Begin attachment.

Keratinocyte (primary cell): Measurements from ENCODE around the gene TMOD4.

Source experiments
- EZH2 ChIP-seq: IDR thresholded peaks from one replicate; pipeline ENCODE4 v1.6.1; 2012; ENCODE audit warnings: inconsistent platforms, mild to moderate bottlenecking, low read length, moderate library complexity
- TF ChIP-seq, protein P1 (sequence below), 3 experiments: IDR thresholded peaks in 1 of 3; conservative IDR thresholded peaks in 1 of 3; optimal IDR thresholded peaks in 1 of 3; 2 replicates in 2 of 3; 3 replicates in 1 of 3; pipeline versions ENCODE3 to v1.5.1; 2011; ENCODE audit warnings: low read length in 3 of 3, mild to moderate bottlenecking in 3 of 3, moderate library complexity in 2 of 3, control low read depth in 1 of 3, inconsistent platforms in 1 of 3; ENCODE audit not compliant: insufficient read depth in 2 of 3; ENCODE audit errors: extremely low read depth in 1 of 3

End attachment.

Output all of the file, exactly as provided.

Keratinocyte (primary cell): Measurements from ENCODE around the gene TMOD4.

Source experiments
- EZH2 ChIP-seq: IDR thresholded peaks from one replicate; pipeline ENCODE4 v1.6.1; 2012; ENCODE audit warnings: inconsistent platforms, mild to moderate bottlenecking, low read length, moderate library complexity
- TF ChIP-seq, protein P1 (sequence below), 3 experiments: IDR thresholded peaks in 1 of 3; conservative IDR thresholded peaks in 1 of 3; optimal IDR thresholded peaks in 1 of 3; 2 replicates in 2 of 3; 3 replicates in 1 of 3; pipeline versions ENCODE3 to v1.5.1; 2011; ENCODE audit warnings: low read length in 3 of 3, mild to moderate bottlenecking in 3 of 3, moderate library complexity in 2 of 3, control low read depth in 1 of 3, inconsistent platforms in 1 of 3; ENCODE audit not compliant: insufficient read depth in 2 of 3; ENCODE audit errors: extremely low read depth in 1 of 3